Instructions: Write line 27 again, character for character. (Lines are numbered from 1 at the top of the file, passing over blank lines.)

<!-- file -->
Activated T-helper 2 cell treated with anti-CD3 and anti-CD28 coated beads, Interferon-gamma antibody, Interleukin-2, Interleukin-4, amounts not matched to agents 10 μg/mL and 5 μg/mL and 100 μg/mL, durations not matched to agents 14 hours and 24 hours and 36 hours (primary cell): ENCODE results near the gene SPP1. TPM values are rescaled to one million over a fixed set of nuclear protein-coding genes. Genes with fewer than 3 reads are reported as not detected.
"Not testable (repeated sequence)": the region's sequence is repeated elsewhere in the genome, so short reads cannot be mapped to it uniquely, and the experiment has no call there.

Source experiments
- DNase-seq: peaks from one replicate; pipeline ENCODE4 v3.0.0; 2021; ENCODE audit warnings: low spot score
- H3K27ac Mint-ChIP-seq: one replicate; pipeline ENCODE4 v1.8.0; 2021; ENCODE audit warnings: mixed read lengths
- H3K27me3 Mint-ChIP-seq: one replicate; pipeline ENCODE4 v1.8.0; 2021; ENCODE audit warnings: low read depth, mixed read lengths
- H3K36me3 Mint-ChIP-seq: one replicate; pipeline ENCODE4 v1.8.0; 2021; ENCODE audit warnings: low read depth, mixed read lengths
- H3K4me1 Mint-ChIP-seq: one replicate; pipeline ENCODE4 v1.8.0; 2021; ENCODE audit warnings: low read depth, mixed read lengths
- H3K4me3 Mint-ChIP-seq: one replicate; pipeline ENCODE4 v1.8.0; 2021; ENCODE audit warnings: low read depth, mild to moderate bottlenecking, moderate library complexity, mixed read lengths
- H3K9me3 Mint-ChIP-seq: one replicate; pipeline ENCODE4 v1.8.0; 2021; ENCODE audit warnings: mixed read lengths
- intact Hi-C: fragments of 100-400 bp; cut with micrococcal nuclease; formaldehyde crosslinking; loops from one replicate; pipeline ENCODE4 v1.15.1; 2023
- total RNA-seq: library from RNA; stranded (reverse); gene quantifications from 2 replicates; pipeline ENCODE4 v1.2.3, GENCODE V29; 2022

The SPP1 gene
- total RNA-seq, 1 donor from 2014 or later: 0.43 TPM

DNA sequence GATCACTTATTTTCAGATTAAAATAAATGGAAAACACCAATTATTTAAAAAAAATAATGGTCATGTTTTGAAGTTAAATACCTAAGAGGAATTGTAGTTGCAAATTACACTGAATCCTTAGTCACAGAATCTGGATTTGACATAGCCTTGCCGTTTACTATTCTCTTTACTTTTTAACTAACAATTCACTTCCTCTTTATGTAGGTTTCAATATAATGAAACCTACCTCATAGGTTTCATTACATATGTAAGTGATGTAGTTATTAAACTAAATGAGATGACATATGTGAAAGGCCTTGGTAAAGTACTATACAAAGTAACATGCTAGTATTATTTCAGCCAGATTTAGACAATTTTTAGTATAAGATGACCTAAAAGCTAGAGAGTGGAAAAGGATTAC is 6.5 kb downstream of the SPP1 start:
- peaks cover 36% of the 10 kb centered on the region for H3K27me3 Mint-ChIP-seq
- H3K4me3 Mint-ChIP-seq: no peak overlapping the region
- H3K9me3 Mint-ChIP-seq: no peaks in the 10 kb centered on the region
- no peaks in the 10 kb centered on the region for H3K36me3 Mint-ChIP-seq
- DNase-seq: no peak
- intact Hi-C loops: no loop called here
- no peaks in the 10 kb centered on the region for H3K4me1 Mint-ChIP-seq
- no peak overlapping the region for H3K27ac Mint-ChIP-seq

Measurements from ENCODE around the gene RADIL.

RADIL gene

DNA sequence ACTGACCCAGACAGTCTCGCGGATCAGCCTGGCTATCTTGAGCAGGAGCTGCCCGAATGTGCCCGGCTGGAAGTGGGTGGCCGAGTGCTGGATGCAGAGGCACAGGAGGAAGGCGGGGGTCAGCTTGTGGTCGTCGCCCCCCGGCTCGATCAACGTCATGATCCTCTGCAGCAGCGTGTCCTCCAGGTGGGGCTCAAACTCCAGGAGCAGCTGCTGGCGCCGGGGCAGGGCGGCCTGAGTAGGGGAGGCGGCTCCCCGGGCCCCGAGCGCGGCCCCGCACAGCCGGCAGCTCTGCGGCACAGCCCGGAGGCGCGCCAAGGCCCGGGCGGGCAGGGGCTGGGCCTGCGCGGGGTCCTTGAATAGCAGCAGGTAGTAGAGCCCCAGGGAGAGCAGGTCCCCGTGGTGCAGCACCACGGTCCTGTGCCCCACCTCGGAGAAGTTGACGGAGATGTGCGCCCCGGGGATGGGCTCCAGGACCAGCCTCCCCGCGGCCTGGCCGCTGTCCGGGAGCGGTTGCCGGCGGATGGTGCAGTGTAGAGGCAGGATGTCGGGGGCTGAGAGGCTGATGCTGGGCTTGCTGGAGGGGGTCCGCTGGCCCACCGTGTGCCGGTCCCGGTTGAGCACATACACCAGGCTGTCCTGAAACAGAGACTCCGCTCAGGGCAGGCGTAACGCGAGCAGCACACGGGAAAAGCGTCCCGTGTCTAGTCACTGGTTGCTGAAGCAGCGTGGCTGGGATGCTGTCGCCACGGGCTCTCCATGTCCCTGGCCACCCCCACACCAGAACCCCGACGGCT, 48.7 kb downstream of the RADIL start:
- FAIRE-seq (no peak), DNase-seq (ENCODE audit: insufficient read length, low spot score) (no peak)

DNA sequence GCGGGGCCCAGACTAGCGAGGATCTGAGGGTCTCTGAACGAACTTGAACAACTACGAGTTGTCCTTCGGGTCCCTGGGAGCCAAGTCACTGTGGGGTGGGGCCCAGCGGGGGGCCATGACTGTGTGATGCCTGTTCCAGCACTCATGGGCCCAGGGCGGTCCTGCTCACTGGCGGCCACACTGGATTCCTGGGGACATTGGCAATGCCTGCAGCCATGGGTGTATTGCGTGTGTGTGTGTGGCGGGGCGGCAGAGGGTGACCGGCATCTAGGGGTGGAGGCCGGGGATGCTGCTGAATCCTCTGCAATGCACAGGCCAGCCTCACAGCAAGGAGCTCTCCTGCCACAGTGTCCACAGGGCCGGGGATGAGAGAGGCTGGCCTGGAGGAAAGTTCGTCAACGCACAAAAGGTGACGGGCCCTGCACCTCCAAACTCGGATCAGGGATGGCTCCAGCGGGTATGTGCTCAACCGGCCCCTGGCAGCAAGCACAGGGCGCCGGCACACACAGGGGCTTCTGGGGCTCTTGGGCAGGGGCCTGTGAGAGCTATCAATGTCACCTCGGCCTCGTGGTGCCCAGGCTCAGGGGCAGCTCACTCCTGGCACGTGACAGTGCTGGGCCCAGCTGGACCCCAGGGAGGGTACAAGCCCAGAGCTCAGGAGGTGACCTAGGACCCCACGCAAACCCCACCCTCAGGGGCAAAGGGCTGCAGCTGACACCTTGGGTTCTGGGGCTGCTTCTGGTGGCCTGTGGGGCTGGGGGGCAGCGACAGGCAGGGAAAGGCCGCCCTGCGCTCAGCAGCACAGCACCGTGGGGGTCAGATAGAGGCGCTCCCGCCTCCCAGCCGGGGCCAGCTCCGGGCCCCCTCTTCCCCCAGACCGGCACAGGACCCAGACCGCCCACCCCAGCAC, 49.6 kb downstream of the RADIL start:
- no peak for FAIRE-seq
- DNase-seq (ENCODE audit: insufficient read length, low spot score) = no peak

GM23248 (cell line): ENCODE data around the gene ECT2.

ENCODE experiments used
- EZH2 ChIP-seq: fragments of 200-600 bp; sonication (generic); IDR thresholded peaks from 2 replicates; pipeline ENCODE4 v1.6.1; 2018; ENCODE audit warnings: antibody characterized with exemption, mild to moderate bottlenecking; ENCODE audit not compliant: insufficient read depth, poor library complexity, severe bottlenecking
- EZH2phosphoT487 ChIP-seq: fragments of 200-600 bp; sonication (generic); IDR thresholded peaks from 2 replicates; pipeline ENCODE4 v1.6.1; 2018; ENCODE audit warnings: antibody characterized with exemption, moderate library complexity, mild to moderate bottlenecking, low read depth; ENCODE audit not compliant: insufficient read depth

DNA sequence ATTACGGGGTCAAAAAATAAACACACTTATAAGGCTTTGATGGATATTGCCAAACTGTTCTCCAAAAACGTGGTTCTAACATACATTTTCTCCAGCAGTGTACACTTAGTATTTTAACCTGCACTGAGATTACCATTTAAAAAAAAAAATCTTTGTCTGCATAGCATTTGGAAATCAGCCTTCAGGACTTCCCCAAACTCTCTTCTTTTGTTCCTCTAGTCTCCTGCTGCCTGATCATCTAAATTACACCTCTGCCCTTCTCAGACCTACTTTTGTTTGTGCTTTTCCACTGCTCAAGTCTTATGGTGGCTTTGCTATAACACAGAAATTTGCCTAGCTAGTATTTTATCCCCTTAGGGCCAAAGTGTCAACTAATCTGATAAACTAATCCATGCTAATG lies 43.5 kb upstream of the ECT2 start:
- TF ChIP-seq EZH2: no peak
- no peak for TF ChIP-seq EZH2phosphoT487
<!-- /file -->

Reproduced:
- FAIRE-seq (no peak), DNase-seq (ENCODE audit: insufficient read length, low spot score) (no peak)